The company wants to abandon annual cost-of-living pay raises and discontinue experience-based step increases. Any future raises would be entirely based on management whim — the same discretionary system that now governs overscale merit raises, which has led to allegations of pay inequities tied to sex, race and age.
Fred D. Fletcher, longtime leader of the Newspaper Guild’s San Francisco-based local and architect of some of TNG’s strongest contracts, died on December 10 after a long illness.
The Guild’s floor plan has been opened, we’ve removed 1970s-era drop ceilings, scrubbed all the old bricks and timber from floor to ceiling, installed new energy-efficient lighting, created gender-neutral ADA-compliant bathrooms, refinished or replaced flooring, fixed all the doors, redid the lobby, put in new kitchens, painted, cleaned, oiled and polished.
East Bay unions know how to put on a great Labor Day picnic. Despite all the weighty issues facing us during the weirdest election season ever, the biggest controversy at Alameda Point Park on Monday was whether it’s appropriate to put mayonnaise on a hot dog.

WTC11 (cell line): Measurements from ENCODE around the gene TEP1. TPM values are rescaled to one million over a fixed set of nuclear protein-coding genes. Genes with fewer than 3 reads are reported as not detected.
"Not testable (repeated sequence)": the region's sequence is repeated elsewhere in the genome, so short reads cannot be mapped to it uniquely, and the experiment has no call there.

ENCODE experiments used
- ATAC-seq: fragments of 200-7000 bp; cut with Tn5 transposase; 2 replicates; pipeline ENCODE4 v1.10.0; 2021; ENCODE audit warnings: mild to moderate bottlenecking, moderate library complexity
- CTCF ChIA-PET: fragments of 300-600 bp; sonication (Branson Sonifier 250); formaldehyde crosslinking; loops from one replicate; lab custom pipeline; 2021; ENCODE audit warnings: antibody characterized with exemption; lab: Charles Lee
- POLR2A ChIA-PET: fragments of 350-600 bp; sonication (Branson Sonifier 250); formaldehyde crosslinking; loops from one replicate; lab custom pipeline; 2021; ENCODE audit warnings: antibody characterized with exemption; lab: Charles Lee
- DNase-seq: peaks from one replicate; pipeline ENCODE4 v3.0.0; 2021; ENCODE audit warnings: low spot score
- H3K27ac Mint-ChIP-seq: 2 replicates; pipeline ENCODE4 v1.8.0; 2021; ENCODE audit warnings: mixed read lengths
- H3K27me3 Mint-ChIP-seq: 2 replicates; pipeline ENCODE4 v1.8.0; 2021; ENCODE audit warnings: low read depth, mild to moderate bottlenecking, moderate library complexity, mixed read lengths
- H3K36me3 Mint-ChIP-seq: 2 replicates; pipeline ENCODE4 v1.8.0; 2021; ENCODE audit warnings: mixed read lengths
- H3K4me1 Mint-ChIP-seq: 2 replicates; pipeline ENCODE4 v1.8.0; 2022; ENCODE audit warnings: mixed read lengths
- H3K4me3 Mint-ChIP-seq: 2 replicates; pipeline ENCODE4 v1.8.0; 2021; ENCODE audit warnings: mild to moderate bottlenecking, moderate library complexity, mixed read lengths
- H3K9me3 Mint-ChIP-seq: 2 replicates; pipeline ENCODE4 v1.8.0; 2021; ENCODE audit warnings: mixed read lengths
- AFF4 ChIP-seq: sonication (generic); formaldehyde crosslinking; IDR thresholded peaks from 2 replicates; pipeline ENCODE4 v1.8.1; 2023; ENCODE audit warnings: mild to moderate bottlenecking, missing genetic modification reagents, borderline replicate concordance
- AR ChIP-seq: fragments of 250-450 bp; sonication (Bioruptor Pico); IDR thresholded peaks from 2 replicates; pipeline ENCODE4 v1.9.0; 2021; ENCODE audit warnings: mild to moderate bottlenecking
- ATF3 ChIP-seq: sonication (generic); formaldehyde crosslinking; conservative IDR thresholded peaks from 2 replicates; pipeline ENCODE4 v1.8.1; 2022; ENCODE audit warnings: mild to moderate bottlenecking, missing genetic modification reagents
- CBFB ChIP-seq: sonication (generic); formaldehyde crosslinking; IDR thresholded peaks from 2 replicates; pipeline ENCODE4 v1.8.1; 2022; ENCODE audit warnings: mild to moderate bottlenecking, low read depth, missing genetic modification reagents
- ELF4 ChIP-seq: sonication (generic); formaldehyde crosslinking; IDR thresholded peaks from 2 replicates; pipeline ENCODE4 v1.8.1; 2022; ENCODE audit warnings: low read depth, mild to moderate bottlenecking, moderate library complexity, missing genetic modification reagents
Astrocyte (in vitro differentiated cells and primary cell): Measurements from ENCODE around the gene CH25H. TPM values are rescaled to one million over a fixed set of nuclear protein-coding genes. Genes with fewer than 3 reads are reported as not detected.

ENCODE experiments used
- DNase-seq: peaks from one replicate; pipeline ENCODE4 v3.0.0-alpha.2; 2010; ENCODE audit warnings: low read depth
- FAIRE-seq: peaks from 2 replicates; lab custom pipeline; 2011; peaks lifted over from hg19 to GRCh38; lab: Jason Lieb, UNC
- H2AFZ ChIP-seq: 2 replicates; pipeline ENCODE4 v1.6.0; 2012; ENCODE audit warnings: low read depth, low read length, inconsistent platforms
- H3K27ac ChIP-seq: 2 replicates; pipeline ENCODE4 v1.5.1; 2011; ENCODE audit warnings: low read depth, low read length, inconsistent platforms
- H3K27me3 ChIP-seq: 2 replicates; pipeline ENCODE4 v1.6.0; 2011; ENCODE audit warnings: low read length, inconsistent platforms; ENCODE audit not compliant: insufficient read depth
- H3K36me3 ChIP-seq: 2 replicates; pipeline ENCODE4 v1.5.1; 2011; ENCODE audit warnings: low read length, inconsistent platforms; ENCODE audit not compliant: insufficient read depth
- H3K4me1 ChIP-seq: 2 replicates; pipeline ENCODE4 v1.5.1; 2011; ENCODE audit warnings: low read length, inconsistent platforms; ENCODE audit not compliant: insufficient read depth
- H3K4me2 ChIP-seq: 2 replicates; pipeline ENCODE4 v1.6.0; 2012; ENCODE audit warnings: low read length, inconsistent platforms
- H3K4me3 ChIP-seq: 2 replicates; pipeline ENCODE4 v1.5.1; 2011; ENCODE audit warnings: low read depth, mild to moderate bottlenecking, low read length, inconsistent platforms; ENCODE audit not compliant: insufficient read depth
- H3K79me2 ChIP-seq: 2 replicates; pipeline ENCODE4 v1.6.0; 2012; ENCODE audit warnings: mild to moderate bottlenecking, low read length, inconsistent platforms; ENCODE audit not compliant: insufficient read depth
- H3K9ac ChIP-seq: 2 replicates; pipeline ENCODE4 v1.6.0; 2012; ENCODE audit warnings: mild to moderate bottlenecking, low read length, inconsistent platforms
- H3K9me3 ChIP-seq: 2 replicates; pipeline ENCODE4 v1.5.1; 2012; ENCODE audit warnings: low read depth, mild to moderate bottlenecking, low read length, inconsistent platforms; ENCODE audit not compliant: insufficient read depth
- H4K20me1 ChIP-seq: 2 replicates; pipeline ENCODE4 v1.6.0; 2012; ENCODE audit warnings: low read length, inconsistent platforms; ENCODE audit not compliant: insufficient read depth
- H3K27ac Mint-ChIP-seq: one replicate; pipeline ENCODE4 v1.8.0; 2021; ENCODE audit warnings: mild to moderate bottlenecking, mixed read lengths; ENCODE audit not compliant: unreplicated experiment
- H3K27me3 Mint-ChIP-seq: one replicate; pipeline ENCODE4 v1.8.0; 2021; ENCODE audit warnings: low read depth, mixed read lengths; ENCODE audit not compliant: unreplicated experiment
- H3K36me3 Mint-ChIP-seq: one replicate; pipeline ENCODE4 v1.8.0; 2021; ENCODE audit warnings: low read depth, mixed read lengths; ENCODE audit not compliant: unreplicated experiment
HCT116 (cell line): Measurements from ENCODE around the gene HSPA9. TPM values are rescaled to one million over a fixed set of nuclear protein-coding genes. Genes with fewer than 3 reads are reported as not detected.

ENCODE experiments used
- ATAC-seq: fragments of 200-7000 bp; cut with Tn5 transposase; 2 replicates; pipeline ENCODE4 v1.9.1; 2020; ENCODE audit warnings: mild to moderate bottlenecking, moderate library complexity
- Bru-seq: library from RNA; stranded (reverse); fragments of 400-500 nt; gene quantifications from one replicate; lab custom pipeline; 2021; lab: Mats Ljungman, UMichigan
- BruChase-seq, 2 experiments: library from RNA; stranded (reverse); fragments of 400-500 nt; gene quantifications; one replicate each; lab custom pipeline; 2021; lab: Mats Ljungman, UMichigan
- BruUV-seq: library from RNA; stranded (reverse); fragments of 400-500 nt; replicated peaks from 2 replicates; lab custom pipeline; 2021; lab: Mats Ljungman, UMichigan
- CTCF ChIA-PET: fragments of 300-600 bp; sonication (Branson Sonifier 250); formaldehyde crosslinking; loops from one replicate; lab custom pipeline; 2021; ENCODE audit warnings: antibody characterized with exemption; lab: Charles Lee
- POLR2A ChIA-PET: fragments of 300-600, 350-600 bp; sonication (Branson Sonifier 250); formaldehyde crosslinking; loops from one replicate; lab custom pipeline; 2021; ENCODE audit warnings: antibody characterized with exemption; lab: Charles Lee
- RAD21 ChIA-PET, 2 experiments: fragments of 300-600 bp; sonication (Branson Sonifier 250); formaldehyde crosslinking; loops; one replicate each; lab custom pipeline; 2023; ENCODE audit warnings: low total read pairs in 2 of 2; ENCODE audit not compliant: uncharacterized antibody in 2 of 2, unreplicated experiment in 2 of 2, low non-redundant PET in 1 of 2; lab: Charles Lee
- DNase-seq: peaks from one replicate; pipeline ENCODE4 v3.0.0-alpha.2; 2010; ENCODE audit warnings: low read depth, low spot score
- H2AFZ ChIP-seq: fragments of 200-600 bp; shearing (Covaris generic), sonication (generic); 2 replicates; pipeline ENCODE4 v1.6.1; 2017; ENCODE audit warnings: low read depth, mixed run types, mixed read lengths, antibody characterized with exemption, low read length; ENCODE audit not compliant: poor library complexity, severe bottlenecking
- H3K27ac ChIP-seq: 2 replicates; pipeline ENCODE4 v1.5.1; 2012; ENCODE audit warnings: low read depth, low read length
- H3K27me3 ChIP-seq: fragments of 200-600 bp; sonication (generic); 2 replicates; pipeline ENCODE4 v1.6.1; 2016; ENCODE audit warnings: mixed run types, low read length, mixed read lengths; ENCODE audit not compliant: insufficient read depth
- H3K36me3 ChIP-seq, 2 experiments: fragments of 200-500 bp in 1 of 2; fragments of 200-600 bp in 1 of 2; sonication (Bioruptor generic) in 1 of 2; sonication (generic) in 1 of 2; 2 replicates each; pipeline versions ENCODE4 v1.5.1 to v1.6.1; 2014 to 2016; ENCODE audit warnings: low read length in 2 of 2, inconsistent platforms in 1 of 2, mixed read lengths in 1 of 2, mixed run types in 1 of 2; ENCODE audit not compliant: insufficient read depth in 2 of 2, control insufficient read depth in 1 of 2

A work crew began demolishing our offices at 433 Natoma St. this week in San Francisco, first tangible step in a renovation we have been discussing for the past two years.
Nearly 1,000 employees at a dozen DFM papers have gone years without raises — in some cases, a decade — while many have had to live with actual cuts in earnings and benefits.
There were serious conflicts in the pressroom and distribution system, and the mailers (by this time we had figured out these were the people who assembled the papers and preprinted inserts into bundles for delivery) still had legitimate issues twenty-six years after the 1968 strike.
Ken Prairie (left), a veteran California-based CWA staff representative who helped newspaper printers through strikes, mergers and technology upheavals, died at his home on Sunday. He was 86.
Negotiators for Local 39521’s ASL Interpreters Unit and Purple Communications inched closer to a contract when they met in San Francisco on April 9, but are still separated by at least two very tough issues: health and safety, and wages.
After a 16-month battle with the Hearst Corp. that focused mainly on economics and health benefits, the San Francisco Chronicle Guild Bargaining Committee is recommending members ratify a new 5-year contract.